This week while everyone was thinking about the impact of the U.S. election, discount viagra ask I was thinking about what is going on in U.S. higher education. I attended the roll-out of my university’s newly adopted online education platform—Blackboard 9.1. With much fanfare, viagra for sale assembled faculty were introduced to the learning management system’s much touted features that would “help faculty help students more effectively” and tie our work into an all-in-one enterprise platform that was to become the new “OS” for higher education. Just so it’s clear where I am coming from here, discount I am an advocate for online education. I teach online classes and have done for over 15 years. My students learn to think critically as well as they would in an onsite class. In so many cases whether they live in rural small towns, have five kids at home, are on active duty in the military, are too timid to engage, use English as a second language, are starting with less preparation then their classmates, or just need the convenience of working at night after work, I see students benefit immensely from the vast resources available at their fingertips. They gain entry into worlds of ideas and advanced skills once barred to them. My alarm is not about online education. It is about the underlying worldview and theoretical assumptions about what this industrial strength technology says about the role of education in a free society.
With great fanfare faculty were introduced to two joined-up systems to be added on to basic online courseware. One was a data analytics package developed originally for industry to manage customer relations and collect back-office data on performance. It has now been adapted and sold to the education sector as a tool to monitor and report how faculty deliver “education services” to students. The other was a presenter from McGraw Hill who described with TED-talk enthusiasm a content delivery system designed by his multi-national publishing corporation to deliver prepackaged digital course elements developed by their “content providers and instructional designers.” As students balk at paying $250 for a textbook, McGraw Hill and other publishing houses have rebranded themselves as software companies delivering curated information to a student’s device and calling it knowledge.
Though delivered with a pacifying dose of platitudes about its benefit to educators, “making their lives so much easier,” these two products represent nothing less than a centralized socialization system designed to deliver at industrial scale a training regimen to the largest number at the lowest cost. It is the perfect tool to provide skilled workers to large scale organizations who want compliance first, productivity second and self-authorship and creativity not at all. The fact that research says it won’t, and will only shift expenses from fixed faculty positions to the outsourced IT budget is never mentioned.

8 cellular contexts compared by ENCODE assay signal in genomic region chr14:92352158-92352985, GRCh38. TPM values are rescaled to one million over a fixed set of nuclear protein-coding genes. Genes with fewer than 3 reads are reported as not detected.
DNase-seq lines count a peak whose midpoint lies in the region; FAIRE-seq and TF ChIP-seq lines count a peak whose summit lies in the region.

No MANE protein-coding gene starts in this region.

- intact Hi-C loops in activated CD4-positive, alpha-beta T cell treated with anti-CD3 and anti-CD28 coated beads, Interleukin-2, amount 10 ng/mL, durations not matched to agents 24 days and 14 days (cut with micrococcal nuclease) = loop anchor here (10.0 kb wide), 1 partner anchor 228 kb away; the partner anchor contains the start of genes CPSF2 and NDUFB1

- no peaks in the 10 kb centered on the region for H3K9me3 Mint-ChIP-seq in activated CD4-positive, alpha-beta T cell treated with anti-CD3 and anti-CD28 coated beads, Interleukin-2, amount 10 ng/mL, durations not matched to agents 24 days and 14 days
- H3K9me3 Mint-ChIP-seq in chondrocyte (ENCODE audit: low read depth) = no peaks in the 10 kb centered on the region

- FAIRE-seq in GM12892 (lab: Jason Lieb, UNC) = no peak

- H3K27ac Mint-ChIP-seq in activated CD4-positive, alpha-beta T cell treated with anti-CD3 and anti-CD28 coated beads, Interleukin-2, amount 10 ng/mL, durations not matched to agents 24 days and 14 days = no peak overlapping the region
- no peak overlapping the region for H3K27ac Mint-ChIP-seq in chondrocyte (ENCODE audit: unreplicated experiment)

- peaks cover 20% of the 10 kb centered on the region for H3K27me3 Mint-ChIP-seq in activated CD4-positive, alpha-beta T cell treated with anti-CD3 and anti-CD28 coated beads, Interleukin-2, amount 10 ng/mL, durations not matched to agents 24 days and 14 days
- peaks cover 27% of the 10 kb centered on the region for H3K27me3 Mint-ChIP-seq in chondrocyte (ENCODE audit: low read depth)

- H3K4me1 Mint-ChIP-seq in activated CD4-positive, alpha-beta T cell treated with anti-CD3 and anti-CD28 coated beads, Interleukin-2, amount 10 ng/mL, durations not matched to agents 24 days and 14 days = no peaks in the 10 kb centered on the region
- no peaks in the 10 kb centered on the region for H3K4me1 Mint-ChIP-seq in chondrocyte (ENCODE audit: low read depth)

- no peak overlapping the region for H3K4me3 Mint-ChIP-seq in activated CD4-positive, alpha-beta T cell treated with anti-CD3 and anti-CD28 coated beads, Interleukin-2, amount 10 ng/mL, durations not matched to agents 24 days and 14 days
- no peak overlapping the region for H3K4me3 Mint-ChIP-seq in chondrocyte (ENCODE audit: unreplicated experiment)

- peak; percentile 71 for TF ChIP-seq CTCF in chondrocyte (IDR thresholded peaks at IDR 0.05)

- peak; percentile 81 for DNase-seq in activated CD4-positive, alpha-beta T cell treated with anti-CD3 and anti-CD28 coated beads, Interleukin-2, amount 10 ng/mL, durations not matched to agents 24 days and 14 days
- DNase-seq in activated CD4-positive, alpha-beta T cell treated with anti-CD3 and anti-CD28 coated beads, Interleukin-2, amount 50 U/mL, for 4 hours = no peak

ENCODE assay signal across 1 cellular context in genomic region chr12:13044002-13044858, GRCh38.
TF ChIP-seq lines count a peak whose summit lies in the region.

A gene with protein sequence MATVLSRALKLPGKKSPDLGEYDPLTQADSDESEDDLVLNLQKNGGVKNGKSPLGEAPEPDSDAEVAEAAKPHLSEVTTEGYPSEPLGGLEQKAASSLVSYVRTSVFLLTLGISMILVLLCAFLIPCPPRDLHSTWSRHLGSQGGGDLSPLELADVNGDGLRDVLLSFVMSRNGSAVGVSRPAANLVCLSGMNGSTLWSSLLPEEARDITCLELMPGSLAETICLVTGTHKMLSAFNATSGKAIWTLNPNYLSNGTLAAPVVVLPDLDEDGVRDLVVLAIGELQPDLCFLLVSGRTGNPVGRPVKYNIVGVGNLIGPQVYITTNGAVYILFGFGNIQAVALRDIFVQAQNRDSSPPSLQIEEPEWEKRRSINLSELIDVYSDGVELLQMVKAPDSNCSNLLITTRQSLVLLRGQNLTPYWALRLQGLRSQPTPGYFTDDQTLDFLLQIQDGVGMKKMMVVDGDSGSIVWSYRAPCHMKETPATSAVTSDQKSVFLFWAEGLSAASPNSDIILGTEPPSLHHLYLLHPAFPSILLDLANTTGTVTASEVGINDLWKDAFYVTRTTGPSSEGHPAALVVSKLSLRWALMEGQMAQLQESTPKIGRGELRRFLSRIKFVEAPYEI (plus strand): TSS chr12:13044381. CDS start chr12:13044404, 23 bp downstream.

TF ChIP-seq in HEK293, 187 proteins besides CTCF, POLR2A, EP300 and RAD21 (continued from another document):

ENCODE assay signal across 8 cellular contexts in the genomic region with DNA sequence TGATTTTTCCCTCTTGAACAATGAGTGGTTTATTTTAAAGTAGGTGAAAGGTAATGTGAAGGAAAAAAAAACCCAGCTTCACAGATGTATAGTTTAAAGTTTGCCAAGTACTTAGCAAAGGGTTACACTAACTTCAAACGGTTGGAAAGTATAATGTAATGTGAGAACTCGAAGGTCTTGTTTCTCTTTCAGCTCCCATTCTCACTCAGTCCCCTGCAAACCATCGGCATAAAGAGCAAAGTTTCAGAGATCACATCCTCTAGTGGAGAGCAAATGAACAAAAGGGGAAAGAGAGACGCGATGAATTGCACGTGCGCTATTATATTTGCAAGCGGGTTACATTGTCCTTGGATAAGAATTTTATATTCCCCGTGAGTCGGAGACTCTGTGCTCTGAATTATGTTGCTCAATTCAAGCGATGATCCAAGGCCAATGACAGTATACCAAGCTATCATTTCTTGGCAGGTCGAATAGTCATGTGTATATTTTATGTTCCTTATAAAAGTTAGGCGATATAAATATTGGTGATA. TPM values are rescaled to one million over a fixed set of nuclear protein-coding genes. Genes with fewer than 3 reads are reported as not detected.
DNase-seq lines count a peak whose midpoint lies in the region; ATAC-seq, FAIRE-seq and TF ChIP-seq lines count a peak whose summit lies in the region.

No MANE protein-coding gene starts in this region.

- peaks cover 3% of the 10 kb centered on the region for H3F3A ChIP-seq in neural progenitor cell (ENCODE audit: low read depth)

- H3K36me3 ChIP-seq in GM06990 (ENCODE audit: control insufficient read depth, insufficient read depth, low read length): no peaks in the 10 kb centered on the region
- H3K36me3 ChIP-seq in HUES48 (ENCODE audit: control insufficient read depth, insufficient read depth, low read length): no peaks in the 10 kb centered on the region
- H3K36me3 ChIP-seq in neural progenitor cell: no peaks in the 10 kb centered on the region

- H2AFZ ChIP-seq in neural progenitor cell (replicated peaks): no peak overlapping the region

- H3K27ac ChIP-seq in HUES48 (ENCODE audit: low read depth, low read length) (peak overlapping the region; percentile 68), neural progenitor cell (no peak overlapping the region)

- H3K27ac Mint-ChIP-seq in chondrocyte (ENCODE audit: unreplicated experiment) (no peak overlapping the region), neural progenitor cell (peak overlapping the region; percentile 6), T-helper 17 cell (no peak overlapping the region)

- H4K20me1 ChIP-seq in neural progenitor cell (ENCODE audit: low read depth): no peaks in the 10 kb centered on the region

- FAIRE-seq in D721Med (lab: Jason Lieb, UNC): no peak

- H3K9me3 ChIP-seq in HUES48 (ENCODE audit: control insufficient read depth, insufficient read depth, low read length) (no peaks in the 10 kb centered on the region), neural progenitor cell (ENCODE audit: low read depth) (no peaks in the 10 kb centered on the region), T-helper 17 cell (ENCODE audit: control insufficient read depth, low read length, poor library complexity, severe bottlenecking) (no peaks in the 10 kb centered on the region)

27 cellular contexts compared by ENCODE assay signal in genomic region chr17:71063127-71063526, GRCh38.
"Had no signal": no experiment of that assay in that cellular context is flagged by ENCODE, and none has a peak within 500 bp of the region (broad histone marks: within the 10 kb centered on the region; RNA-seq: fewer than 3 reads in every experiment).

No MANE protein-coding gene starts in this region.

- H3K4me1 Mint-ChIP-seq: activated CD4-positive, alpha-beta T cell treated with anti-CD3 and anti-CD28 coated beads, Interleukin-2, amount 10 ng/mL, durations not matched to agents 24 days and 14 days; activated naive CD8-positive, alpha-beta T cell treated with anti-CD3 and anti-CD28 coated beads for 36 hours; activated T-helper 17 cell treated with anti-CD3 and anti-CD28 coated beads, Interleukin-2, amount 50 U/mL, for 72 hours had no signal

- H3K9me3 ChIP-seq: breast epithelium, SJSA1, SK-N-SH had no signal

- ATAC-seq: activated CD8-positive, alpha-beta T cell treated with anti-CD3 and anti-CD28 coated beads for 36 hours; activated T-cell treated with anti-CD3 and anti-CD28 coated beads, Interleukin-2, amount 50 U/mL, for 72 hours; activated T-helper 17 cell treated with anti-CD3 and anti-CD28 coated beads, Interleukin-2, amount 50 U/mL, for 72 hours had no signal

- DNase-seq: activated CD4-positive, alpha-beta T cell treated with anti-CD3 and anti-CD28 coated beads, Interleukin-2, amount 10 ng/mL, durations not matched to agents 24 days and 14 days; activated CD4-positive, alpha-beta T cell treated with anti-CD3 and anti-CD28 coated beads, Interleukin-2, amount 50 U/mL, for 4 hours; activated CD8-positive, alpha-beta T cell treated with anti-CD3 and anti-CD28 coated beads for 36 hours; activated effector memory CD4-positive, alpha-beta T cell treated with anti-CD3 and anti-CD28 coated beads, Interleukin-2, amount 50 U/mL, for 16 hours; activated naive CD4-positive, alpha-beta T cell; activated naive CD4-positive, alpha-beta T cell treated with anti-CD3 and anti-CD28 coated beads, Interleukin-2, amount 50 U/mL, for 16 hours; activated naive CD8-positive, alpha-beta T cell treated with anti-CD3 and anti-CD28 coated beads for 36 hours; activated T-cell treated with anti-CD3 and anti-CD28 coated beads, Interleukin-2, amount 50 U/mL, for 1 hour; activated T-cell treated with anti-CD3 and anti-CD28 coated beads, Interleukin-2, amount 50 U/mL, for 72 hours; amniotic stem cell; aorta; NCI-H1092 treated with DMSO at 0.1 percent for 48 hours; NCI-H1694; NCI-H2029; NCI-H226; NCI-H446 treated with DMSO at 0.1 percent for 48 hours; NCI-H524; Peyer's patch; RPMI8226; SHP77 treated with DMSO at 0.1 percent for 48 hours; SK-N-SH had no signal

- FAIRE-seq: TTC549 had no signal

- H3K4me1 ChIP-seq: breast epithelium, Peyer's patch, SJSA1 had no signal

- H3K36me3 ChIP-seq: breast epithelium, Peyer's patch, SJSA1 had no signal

What does the faculty member do in this new world of industrialized education? Well less and less. She can decide which learning objects (pre-designed modules and assignments) she wants her students to receive, what evaluation system (multiple choice, essay, exam) will be used–all sold by McGraw Hill. And if she is a full-time faculty member (not a contingent faculty member who will teach only what they are given) she may instruct the course designer where to place each “learning activity.” She will grade those assignments that require faculty expertise (although there is now software that can do that for the overwhelmed faculty member). And while students are working on their own to master the content the faculty member (and her dean) can analyze the multiple data sets to see how she is doing. There will be graphs, scatter plots and pie charts that can tell her how many minutes a student spends in an activity, what an average score is on any assignment, whether the module is “delivering the intended learning outcome” and if prof X does better than prof Y. She will no longer need to know her individual students’ unique circumstances to figure out what kind of help they need. She is relieved of that by back office administrators who read the same data and can whip off a preprogrammed “nudge” message those whose score on an assignment suggests they are at risk.
My colleague Roberto Carneiro, former Minister of Education for Portugal, pioneer in distance education and co-author the 1996 Delors Report on education for the twenty-first century, has made a distinction between a “Clockwork Orange” education where everyone is programmed to learn the same things the same way, and an emancipatory humanistic education which is aimed at education that sets free the imagination and releases what the Delors Report regarded as, “the treasure within.” Carneiro reflected on the twenty-first century context of rising uncertainty, incoherence and rapid change and made a strong case for an education that wll help young people thrive in this new world. Where they can discover themselves and each other as—persons, beings for themselves–and develop their unique potential to participate in crafting a world that works for everyone and where human dignity is at the center.
Yesterday was among the most depressing days of my life as an educator as I saw how far we have fallen from my own progressive vision and from the aspirations of the Delors Report for an education that liberates the genius of each human being, and how the soulless and morally empty Clockwork Orange scenario appears to be gaining on us.
 Delors, J. (1996). Learning: The treasure within. Paris: UNESCO.